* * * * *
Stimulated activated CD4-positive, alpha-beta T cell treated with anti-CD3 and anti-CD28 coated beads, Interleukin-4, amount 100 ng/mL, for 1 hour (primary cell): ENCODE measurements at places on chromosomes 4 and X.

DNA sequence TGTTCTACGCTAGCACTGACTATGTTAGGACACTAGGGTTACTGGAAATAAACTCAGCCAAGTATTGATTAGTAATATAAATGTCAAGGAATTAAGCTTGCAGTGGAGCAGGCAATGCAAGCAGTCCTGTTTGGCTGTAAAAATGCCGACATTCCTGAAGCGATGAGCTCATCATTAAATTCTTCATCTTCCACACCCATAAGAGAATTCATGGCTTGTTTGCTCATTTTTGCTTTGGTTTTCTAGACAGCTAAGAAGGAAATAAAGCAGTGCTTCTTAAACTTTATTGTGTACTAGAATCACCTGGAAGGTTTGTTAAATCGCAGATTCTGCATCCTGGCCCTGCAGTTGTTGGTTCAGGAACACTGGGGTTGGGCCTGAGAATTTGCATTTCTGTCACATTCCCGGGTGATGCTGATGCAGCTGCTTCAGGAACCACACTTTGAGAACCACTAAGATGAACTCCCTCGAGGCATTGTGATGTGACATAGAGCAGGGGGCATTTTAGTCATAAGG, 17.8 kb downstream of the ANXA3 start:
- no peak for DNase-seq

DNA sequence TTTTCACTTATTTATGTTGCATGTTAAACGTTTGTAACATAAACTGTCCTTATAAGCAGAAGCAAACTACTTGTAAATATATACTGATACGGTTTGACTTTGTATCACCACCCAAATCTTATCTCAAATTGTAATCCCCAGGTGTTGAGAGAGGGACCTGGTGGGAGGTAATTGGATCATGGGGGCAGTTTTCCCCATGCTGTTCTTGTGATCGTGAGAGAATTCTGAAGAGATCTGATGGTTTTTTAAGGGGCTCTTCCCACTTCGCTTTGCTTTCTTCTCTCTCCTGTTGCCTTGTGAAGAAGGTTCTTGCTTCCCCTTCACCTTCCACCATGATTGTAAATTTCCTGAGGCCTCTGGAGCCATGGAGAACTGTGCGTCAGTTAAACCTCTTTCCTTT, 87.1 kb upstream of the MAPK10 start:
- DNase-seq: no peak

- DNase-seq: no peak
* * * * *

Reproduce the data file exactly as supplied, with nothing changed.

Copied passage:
Stimulated activated CD4-positive, alpha-beta T cell treated with anti-CD3 and anti-CD28 coated beads, Interleukin-4, amount 100 ng/mL, for 1 hour (primary cell): ENCODE measurements at places on chromosomes 4 and X.

DNA sequence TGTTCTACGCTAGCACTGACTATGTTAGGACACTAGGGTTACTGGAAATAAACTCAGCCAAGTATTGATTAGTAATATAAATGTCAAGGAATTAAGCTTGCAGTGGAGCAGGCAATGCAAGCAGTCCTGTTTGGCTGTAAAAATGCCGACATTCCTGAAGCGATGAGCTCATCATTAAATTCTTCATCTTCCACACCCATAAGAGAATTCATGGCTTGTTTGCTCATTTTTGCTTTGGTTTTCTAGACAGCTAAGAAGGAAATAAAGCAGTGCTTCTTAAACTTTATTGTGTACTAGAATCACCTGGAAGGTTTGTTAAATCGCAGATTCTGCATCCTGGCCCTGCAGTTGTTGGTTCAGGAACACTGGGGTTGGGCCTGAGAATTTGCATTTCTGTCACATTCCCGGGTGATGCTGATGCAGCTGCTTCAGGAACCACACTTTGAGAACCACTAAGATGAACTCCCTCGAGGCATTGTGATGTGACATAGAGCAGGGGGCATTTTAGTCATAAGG, 17.8 kb downstream of the ANXA3 start:
- no peak for DNase-seq

DNA sequence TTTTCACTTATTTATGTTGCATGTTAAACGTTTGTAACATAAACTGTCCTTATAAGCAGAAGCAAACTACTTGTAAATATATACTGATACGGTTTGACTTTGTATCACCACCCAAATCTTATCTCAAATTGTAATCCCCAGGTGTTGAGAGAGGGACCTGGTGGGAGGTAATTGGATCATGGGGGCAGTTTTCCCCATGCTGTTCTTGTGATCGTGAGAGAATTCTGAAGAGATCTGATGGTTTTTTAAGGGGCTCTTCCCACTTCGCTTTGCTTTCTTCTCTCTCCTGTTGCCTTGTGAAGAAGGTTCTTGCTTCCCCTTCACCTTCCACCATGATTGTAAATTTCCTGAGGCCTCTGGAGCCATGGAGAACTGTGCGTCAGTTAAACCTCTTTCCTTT, 87.1 kb upstream of the MAPK10 start:
- DNase-seq: no peak

- DNase-seq: no peak